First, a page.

Sunday, October 16, 2005

disability - MS - Listing 11.09(C) - treating physician - credibility

Fisher v. Barnhart - ED Pa. - October 12, 2005

Summary judgment granted to Plaintiff/claimant, a 44 y/o woman with multiple sclerosis (MS). She had a h.s. education, some college, and prior work as accounts payable clerk. She alleged disability as of August 1990 and had date last insured (DLI) of December 1991.

remission/consistency of severe symptoms/ fatigue/listed impairment - The ALJ found that claimant had a period of remission before her DLI, and that she did not have a severe impairment as of that date. The court rejected this, nothing that the 3d Circuit has not addressed MS specifically, but citing precedent from the 6th and 9th Circuits holding that MS "can be disabling notwithstanding normal activity in a period of remission....Although a patient may be in remission, she is not necessary symptom free." (citing an ED Mich case). For instance, Plaintiff's physicians testified that she suffered from fatigue, that her MS was "long standing in nature" and "involved extreme fatiguability which is an intrinsic part of the disease" which made her unable to do basic work activities on a "regular and continuing basis" as defined in SSR 96-8p. The "persistent fatigue" and other factors reported by her doctor supporting a finding that she met listing 11.09(c) from a date prior to her DLI to the present.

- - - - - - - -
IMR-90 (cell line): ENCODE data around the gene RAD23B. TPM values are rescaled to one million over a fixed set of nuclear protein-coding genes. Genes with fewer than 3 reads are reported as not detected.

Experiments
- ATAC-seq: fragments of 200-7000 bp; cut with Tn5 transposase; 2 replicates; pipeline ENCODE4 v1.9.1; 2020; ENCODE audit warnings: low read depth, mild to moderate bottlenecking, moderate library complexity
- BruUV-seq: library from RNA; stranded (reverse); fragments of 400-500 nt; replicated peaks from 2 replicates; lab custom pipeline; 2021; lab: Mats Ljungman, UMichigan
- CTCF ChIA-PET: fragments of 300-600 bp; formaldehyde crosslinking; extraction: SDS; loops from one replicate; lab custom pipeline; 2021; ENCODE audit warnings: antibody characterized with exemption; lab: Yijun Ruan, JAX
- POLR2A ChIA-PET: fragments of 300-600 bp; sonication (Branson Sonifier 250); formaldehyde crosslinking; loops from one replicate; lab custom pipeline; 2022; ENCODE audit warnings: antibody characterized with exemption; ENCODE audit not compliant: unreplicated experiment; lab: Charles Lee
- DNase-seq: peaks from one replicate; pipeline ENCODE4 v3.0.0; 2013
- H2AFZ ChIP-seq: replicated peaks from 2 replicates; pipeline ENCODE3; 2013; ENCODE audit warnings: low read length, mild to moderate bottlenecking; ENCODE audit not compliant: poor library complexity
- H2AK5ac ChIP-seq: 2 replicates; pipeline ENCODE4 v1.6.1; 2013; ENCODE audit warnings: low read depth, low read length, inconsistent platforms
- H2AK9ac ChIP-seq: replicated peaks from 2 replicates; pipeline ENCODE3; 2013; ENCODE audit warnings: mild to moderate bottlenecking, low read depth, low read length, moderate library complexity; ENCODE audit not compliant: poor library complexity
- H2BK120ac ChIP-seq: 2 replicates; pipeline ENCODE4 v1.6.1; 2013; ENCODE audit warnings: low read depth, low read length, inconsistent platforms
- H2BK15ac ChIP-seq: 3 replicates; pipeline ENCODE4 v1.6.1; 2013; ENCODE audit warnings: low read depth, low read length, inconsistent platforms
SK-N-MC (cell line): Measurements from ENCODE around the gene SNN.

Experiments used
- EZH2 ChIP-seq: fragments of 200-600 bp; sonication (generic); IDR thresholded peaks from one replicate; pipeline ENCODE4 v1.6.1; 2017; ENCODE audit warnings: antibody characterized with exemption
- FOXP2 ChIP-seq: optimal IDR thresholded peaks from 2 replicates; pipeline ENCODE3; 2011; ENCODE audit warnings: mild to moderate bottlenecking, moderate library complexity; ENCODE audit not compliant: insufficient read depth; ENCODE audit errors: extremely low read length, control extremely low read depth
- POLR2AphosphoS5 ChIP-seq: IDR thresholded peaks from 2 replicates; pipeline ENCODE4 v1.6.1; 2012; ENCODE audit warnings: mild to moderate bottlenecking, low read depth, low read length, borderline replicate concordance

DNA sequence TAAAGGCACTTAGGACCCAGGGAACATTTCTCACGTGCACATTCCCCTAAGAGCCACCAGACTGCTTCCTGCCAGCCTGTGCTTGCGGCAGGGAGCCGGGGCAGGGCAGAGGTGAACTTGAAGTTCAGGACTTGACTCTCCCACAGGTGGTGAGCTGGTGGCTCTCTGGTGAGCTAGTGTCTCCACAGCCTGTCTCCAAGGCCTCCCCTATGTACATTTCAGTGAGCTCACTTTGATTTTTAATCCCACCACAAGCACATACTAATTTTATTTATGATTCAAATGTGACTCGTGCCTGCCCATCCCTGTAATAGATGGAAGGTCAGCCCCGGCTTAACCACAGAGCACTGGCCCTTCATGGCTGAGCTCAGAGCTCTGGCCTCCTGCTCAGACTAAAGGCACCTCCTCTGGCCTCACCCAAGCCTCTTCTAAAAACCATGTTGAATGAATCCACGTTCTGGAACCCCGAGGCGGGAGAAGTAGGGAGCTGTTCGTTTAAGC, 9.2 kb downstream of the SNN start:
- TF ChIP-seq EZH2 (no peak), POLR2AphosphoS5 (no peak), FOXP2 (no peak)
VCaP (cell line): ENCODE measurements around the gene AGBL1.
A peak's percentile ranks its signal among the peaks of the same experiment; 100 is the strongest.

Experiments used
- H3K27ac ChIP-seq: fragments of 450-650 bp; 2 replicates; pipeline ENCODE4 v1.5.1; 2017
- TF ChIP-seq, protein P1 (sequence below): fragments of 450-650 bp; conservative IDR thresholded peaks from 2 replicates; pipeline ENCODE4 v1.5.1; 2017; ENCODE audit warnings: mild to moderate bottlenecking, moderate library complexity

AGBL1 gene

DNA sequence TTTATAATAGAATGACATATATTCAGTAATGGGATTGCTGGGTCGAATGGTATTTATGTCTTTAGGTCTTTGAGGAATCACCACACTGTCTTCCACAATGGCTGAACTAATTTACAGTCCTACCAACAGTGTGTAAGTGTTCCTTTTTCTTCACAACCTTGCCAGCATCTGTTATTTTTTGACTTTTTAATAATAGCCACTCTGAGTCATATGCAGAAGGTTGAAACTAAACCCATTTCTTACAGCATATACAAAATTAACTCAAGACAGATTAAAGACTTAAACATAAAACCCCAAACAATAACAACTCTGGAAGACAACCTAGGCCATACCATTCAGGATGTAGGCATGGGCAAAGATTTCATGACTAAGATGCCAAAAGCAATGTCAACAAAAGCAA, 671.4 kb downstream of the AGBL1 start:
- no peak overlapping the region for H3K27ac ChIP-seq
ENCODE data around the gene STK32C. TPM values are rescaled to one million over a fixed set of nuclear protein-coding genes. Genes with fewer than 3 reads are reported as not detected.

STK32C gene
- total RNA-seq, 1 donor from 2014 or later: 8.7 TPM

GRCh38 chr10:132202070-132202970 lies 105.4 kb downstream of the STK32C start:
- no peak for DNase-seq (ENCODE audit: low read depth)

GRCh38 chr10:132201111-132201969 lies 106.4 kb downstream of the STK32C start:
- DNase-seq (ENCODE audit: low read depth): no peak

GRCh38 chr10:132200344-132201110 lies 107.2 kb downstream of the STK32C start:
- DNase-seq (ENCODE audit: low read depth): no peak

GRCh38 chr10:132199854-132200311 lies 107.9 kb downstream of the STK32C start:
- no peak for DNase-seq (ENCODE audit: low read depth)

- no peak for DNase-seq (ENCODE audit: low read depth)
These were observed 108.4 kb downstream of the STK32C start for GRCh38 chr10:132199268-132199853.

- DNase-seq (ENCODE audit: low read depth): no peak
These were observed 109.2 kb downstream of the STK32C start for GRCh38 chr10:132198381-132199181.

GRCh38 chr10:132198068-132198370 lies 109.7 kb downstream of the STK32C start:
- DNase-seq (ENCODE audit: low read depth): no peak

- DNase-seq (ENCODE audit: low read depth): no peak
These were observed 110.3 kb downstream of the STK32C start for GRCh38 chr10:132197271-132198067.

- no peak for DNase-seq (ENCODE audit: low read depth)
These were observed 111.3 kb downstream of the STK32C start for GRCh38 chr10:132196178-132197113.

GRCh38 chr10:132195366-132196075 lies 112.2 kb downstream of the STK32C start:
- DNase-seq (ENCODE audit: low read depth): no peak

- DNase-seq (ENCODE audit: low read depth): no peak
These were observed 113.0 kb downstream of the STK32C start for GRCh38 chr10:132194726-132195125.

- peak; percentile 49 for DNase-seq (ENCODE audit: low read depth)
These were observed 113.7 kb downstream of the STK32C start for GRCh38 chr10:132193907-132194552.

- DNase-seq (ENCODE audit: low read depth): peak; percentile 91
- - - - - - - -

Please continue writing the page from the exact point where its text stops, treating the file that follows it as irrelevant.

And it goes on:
treating physician report - The ALJ did not give sufficient weight to the report of claimant's treating physicians. The 3d Circuit has said that such reports should be accorded great weight, especially when they reflect expert judgment which is the product of continuing observation over a long period of time. "In fact, 'absent persuasive contradictory evidence, the validity of the claimant's symptoms can be conclusively established by the opinion of the treating physician." (citing ED Pa. case)

ALJ's lay observation/opinion -- The court found that the "ALJ substituted her own lay understanding of Plaintiff's MS, an entirely improper substitution. The Third Circuit has made clear that 'an ALJ is not free to set his own expertise against that of physicians who present competent medical evidence.'" (citing 3d Cir. cases).

credibility/pain/homemaker & childcare activities -- The ALJ found claimant's complaints of pain to be not credible, because she voluntarily left the labor force in 1986, was a homemaker, and cared for her children. The court found this focus on her homemaker status "misplaced" because when she left the workforce, she had not yet suffered the onset of MS. Moreover, her credible testimony, backed by her physicians, was that "her MS-related fatigue was severe while she raised her children" and that she needed her from both her mother and a part-time nursery school for the children.

Donald Marritz
MidPenn Legal Services